(Radio Iowa) A survey of several hundred Iowa businesses finds an overwhelming majority of them are in good shape compared to a year ago, despite record inflation, the rising cost of living, and ongoing supply chain challenges. Jim Plagge, president and CEO of Bank Iowa, says this is the institution’s second annual statewide survey of businesses and he’s encouraged by the results.
“A little over 40% said they saw an increase in their business, and about 40% stayed steady, so you could look at that and 80% were steady to improved,” Plagge says. “Even though we have a large manufacturing base, we’re also obviously a big ag state and agriculture has remained strong these last few years. I think that drives a lot of the commercial and manufacturing businesses as well.” Businesses in a wide range of industries continue to have trouble finding qualified workers to fill open jobs, but Plagge says the survey found 44 percent of Iowa business owners report seeing an improvement in the quality of applicants over the last year.
“Everyone is reporting difficulty in finding new employees,” Plagge says. “The job market is very tight, obviously, the unemployment rate is low, so everyone is scrambling to hire new people. I think 80% of all the businesses said they had open positions that they would like to try to fill.” COVID-19 is still having ripple effects in Iowa’s economy, as 80 percent of responding businesses said the pandemic fundamentally altered their business’s strengths, weaknesses, opportunities and threats. Plagge says the biggest lasting change is the work-from-home dynamic.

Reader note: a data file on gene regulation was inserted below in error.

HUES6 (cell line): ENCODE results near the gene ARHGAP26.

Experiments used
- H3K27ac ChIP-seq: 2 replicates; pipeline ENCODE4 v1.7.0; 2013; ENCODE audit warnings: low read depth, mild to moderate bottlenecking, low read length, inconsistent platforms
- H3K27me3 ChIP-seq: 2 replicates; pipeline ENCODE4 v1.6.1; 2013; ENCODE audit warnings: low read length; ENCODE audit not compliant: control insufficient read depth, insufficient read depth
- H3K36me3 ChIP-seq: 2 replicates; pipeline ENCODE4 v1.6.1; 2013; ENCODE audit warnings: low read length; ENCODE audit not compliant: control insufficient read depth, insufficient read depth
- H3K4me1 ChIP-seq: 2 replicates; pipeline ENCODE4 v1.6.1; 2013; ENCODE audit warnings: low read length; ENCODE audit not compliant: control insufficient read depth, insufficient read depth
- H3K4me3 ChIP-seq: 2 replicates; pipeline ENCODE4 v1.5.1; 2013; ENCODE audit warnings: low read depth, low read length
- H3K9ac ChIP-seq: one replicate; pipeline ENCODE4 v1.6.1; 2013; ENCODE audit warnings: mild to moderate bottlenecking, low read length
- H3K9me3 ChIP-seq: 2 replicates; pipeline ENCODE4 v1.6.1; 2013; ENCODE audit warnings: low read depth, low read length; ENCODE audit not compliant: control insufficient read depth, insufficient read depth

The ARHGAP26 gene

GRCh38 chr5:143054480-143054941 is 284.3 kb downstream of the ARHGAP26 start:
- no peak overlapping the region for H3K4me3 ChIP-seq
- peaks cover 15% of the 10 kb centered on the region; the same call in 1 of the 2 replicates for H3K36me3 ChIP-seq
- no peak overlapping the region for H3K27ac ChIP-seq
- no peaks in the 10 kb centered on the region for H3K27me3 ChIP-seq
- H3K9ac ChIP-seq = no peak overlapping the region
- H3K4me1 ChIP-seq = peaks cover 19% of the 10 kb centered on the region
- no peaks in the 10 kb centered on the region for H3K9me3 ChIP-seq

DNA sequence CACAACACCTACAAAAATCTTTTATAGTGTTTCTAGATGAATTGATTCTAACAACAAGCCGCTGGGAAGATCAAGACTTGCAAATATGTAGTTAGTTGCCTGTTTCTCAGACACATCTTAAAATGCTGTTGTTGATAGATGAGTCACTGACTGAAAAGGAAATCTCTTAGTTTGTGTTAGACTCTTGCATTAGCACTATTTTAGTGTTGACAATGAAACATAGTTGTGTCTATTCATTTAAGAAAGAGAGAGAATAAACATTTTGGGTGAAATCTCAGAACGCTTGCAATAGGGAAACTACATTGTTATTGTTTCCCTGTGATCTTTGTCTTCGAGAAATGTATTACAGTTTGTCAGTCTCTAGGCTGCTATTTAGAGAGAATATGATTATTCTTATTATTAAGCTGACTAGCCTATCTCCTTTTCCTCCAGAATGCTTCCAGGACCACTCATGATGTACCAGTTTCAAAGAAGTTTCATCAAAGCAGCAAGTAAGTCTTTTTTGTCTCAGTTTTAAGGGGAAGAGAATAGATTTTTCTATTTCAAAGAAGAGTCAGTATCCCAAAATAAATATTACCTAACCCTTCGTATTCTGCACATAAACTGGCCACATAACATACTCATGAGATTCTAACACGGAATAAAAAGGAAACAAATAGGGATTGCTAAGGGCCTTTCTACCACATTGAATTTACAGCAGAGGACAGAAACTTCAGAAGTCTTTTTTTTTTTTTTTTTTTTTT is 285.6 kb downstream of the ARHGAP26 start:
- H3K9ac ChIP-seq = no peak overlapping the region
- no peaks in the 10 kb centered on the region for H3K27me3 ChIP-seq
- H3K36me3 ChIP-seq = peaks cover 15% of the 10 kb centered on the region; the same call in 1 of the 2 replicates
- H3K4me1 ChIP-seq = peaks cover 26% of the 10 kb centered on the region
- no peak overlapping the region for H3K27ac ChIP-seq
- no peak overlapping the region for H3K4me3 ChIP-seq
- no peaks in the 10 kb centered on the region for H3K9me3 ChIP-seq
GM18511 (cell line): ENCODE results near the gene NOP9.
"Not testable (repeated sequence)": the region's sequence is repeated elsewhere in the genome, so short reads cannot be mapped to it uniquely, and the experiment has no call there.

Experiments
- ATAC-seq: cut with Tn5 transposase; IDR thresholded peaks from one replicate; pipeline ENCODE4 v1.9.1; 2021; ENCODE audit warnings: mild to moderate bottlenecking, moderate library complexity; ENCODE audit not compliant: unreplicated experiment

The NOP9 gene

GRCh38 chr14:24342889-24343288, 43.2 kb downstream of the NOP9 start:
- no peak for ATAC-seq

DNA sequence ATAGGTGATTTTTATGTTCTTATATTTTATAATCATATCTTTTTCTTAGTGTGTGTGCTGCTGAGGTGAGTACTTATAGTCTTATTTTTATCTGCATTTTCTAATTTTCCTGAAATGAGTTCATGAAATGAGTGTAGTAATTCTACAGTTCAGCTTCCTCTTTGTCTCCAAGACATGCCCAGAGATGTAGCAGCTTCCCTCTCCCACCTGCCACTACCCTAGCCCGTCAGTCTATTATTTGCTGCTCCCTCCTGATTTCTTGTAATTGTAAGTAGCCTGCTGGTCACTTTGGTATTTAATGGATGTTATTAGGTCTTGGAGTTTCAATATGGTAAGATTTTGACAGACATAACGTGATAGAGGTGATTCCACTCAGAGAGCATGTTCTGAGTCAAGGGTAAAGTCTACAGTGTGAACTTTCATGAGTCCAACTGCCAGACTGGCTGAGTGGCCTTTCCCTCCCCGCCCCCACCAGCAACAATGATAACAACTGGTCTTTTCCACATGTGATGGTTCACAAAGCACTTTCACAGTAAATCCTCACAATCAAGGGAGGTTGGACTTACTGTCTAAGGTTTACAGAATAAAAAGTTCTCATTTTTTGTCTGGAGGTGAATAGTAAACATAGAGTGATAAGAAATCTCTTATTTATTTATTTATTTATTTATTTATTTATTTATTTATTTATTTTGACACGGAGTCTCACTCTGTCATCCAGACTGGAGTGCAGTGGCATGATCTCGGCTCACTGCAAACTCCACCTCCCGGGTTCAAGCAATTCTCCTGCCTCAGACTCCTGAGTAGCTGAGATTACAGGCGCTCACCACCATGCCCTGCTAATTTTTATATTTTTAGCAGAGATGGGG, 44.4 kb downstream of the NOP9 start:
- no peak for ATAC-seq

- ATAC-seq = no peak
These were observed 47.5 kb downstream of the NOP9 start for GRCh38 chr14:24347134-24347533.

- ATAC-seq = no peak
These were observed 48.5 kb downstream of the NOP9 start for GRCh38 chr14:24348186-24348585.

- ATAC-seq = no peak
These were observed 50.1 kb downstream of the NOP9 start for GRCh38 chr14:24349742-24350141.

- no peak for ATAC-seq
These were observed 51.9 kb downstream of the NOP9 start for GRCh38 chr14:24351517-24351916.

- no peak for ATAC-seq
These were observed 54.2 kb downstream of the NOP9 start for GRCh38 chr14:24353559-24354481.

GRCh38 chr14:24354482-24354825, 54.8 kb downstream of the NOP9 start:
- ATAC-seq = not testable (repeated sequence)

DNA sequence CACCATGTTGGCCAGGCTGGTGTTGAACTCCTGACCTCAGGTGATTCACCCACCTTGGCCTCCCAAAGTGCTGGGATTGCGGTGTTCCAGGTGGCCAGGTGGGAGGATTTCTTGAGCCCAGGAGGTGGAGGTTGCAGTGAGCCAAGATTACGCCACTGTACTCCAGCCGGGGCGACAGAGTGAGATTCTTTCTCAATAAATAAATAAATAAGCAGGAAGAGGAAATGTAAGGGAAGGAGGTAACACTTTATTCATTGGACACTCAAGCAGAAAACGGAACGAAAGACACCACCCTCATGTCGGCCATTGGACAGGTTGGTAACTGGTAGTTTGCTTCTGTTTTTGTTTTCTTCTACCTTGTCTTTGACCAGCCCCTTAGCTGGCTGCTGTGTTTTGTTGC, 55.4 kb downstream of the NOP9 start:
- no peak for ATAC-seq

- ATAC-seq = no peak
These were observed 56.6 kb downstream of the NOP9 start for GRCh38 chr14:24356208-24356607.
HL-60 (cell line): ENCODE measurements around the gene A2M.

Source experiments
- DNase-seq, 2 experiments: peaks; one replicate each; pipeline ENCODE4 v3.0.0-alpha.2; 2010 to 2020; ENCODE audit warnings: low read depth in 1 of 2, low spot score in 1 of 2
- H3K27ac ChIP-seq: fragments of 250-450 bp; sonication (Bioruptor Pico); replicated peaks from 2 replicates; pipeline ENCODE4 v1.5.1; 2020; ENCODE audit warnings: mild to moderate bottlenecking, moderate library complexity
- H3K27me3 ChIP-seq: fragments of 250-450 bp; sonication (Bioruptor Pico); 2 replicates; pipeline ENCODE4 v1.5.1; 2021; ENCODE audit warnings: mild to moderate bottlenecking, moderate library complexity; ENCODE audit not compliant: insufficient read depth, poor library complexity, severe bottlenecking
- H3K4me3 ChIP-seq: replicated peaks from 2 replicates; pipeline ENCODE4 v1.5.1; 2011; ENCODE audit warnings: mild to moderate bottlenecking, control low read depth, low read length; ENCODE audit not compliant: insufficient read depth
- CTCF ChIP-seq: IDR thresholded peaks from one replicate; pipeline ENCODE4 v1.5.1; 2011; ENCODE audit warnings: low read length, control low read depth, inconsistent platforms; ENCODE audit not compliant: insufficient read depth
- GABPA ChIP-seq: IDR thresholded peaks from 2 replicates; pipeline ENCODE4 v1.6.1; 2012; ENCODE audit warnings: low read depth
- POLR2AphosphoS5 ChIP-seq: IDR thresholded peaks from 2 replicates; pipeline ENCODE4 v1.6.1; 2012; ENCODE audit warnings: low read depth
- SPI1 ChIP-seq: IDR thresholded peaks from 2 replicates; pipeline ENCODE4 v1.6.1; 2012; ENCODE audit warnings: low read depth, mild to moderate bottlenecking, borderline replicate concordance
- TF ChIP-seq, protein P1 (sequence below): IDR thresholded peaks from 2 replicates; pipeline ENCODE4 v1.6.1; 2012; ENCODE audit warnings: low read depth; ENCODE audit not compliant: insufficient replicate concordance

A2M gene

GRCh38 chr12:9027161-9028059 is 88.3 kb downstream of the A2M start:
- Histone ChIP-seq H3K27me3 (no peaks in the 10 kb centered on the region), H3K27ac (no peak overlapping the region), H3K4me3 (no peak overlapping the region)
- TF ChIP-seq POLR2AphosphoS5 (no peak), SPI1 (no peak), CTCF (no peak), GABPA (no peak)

“Even though the employer might want them to come back, there has been pushback on that,” Plagge says. “I think to some extent, it’s proved to be very good. We’ve learned that people can work from home and still be productive. Long term, one has to wonder what the implications will be on culture. Will a business and an employer be able to maintain a culture with a significant portion of their workforce working from home?” The survey found 83 percent of businesses do plan to adjust their practices based on change they’ve experienced in the last few years, while 56 percent said the work-from-home economy has helped their business.
“The main thing is that the business environment, the work environment in Iowa, continues to be strong,” Plagge says. “We have a strong labor force that’s attractive to many employers. Our location is very advantageous at the intersection of two major interstates in the middle of the country, so I think we’ll continue to see Iowa be a strong economic state.” Bank Iowa is one of the state’s top independent ag banks and is Iowa’s second-largest family-owned bank, with 26 locations in 23 communities.